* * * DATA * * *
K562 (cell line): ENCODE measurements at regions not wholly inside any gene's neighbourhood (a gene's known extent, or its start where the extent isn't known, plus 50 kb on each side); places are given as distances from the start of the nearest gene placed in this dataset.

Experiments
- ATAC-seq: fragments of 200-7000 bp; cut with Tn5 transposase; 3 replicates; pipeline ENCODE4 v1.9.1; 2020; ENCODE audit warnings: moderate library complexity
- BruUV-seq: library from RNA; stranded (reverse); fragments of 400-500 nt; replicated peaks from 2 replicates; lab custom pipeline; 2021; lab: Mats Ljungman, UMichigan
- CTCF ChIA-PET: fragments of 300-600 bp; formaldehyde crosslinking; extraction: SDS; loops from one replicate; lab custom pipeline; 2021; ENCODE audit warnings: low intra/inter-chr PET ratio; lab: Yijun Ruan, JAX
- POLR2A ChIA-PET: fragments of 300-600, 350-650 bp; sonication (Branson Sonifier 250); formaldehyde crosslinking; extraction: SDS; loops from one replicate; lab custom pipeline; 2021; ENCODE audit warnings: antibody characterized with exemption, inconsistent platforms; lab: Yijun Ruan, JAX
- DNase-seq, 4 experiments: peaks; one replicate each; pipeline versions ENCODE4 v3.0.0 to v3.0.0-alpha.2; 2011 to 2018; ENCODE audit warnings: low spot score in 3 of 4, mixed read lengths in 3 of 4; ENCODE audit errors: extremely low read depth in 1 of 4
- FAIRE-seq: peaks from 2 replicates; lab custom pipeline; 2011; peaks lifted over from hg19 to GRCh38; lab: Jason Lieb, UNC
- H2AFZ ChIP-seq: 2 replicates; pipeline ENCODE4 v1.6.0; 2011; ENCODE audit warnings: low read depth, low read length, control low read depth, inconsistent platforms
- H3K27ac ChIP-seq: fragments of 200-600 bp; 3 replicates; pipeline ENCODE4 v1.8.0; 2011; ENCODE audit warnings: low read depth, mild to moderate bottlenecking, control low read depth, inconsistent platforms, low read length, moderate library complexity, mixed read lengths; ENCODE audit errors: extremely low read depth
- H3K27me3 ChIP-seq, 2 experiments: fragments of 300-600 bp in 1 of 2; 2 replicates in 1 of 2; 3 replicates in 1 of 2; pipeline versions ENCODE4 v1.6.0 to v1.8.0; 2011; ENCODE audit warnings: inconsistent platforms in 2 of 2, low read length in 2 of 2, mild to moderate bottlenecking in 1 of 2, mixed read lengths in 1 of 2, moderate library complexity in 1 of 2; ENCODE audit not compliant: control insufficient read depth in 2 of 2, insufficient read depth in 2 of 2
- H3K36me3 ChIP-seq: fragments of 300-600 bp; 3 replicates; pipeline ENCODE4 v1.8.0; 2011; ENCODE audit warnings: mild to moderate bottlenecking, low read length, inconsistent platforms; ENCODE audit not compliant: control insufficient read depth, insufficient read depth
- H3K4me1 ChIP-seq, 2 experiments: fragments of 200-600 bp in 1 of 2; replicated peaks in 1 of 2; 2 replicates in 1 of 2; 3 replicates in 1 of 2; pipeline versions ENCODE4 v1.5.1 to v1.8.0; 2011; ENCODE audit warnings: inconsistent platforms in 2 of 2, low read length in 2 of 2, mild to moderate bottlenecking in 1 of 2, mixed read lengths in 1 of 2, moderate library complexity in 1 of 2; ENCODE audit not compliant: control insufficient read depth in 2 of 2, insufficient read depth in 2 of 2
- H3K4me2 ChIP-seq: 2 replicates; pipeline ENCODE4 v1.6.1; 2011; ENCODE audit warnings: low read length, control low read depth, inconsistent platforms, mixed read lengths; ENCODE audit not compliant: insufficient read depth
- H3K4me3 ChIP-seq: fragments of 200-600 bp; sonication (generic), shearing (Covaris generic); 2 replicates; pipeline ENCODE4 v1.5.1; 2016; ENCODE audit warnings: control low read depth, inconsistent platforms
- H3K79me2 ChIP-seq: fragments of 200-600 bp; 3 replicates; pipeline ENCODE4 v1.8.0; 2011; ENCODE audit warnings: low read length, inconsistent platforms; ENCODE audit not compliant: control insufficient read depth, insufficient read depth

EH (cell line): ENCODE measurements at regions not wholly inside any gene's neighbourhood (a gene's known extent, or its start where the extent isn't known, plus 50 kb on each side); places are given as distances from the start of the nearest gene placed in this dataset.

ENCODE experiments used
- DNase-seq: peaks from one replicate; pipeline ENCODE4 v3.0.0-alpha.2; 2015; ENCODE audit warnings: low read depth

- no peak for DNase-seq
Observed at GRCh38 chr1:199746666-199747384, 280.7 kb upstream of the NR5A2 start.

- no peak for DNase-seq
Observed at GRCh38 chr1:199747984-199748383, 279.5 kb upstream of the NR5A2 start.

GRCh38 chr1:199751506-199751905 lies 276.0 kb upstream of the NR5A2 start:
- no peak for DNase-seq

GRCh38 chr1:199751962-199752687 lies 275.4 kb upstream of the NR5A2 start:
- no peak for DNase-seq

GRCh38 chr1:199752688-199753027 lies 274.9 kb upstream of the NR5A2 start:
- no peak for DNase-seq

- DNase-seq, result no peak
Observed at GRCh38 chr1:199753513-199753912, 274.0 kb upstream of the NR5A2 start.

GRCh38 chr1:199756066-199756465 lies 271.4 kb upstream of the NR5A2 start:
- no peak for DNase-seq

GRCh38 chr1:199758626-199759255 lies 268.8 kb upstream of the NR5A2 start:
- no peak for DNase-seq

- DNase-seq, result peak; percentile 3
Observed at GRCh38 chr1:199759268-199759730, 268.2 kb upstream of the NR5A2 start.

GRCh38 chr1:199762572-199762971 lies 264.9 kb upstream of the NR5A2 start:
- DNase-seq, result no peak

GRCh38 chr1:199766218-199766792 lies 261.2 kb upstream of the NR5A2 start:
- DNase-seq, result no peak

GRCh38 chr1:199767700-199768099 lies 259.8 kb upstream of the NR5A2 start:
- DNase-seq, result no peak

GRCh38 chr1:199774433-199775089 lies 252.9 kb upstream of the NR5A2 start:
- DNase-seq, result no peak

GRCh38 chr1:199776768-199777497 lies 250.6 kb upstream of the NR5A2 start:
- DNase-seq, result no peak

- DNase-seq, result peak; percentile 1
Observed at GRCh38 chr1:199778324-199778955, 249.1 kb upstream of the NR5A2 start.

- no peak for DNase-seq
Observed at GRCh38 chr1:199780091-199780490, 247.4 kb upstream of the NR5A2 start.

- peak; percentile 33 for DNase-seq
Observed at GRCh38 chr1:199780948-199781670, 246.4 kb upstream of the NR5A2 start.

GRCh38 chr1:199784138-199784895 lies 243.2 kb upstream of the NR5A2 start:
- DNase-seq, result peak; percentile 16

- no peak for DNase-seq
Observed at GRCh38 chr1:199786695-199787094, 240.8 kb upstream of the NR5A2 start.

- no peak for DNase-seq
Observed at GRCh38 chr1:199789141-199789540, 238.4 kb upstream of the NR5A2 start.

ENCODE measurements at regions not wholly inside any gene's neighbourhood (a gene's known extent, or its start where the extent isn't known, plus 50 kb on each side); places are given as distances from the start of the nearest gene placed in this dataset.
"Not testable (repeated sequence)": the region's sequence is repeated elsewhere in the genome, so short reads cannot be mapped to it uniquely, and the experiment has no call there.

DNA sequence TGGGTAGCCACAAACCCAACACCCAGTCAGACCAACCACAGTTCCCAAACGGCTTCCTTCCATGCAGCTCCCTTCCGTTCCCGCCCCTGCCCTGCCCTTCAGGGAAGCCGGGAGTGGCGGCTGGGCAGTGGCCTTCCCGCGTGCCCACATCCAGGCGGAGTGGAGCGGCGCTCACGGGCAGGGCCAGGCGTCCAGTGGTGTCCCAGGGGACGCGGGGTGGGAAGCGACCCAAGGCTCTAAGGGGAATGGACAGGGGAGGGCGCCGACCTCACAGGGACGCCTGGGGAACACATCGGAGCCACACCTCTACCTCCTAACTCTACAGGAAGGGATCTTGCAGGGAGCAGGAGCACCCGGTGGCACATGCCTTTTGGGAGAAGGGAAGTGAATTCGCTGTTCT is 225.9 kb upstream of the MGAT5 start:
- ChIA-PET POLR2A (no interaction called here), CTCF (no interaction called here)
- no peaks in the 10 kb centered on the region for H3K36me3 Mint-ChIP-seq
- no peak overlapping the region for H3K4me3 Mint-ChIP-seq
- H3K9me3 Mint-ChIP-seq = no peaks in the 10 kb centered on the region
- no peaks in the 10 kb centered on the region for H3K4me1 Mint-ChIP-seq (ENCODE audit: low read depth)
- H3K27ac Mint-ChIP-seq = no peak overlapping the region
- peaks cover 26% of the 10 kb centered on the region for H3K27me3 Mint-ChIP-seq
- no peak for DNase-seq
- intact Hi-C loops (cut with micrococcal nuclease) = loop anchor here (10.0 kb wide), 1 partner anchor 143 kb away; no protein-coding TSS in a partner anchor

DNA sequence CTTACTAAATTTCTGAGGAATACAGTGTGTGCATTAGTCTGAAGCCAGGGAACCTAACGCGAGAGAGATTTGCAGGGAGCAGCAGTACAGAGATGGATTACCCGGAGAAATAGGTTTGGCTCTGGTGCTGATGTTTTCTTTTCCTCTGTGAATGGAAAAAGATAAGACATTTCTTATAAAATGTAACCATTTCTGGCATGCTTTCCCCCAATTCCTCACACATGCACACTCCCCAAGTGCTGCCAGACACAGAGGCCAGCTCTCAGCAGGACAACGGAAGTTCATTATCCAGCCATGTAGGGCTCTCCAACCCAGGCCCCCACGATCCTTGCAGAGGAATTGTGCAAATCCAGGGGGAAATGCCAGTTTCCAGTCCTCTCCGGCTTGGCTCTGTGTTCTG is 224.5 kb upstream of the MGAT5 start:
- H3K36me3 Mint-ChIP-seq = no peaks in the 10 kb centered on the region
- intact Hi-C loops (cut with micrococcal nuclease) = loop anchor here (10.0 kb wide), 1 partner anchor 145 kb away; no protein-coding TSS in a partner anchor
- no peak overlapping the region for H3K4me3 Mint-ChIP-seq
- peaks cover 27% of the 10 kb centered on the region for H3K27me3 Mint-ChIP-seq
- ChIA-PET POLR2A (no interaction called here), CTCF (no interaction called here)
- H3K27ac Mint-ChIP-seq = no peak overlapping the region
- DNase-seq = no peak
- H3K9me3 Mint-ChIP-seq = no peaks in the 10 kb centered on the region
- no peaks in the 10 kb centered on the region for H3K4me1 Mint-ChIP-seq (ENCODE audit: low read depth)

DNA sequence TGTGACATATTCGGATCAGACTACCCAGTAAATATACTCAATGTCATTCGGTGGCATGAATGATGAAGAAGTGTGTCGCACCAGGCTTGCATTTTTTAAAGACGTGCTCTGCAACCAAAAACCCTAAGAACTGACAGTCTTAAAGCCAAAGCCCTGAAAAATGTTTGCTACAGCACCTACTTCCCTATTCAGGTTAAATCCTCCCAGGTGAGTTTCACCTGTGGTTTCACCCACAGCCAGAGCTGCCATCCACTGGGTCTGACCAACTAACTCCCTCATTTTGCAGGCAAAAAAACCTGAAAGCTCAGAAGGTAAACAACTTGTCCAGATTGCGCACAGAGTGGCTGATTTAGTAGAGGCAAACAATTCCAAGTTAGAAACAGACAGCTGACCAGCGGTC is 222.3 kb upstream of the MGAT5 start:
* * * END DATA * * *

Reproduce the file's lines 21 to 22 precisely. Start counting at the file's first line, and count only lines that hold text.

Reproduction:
Observed at GRCh38 chr1:199746666-199747384, 280.7 kb upstream of the NR5A2 start.

- no peak for DNase-seq